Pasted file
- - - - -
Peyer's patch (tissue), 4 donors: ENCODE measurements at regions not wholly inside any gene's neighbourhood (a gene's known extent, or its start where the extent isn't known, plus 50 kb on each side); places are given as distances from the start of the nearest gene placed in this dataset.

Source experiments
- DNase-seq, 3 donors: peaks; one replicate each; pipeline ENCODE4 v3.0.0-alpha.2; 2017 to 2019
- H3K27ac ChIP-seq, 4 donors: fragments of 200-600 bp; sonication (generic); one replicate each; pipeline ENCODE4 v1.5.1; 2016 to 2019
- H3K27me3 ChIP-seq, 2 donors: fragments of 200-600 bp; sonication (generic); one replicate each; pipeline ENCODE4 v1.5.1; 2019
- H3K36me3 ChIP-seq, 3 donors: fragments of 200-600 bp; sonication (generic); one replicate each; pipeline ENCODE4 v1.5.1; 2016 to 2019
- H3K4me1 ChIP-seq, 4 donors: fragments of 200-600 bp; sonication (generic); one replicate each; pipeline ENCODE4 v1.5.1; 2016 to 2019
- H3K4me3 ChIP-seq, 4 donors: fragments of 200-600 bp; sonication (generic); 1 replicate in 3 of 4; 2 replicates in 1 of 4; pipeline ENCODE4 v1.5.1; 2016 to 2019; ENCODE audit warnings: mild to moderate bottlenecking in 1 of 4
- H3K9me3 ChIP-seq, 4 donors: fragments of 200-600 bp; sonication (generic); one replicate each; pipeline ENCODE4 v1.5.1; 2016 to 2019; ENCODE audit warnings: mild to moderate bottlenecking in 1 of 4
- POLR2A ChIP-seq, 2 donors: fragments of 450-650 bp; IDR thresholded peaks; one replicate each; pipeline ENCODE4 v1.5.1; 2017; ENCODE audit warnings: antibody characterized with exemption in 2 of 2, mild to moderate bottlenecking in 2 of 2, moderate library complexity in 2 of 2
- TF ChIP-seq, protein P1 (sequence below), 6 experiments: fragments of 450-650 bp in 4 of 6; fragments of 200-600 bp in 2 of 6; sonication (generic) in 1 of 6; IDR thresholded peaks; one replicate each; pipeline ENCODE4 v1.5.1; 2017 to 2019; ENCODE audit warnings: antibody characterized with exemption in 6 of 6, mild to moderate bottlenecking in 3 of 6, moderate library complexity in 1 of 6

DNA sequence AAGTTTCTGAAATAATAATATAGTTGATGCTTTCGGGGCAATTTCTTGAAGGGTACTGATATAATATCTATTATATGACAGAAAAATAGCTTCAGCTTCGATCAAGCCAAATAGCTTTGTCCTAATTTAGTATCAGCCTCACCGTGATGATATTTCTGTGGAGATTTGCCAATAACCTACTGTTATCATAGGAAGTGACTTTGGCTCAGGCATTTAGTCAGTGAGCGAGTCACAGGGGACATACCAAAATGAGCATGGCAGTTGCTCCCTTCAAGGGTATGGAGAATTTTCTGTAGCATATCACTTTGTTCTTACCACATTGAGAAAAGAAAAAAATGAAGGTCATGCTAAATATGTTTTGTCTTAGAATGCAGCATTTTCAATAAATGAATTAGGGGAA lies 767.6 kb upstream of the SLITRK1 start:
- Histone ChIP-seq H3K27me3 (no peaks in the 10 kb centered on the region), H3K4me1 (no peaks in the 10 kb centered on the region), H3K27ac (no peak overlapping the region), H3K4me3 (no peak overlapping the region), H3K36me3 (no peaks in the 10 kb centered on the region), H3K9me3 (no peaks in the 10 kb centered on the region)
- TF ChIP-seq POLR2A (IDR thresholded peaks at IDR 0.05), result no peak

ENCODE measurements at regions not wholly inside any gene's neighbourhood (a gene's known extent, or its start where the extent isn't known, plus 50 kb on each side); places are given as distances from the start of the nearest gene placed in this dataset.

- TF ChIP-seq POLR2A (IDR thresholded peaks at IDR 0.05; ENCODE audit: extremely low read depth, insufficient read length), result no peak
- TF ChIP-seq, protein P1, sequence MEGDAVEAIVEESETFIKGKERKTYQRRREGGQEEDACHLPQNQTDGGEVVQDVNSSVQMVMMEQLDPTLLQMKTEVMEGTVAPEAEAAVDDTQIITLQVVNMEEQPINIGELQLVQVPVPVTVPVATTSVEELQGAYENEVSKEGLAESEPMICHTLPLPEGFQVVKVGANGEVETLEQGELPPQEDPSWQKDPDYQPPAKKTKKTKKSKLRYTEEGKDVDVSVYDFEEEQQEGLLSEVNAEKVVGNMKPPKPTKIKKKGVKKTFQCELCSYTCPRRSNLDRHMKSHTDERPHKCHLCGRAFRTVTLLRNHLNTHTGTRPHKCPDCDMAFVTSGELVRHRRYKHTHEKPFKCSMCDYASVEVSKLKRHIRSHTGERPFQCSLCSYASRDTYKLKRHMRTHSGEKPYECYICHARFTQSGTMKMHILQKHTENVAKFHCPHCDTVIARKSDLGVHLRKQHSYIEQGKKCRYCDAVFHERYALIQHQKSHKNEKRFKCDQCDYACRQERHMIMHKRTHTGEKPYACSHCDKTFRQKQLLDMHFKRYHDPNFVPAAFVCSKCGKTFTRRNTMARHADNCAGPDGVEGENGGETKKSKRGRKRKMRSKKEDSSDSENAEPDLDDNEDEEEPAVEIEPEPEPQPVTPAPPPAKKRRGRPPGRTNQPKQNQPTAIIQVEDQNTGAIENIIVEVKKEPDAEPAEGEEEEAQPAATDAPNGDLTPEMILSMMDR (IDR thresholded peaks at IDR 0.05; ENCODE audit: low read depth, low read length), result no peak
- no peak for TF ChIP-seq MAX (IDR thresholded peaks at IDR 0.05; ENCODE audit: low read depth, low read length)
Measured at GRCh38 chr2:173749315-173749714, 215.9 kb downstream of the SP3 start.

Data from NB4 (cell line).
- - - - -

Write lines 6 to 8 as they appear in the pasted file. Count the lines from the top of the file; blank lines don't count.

- H3K36me3 ChIP-seq, 3 donors: fragments of 200-600 bp; sonication (generic); one replicate each; pipeline ENCODE4 v1.5.1; 2016 to 2019
- H3K4me1 ChIP-seq, 4 donors: fragments of 200-600 bp; sonication (generic); one replicate each; pipeline ENCODE4 v1.5.1; 2016 to 2019
- H3K4me3 ChIP-seq, 4 donors: fragments of 200-600 bp; sonication (generic); 1 replicate in 3 of 4; 2 replicates in 1 of 4; pipeline ENCODE4 v1.5.1; 2016 to 2019; ENCODE audit warnings: mild to moderate bottlenecking in 1 of 4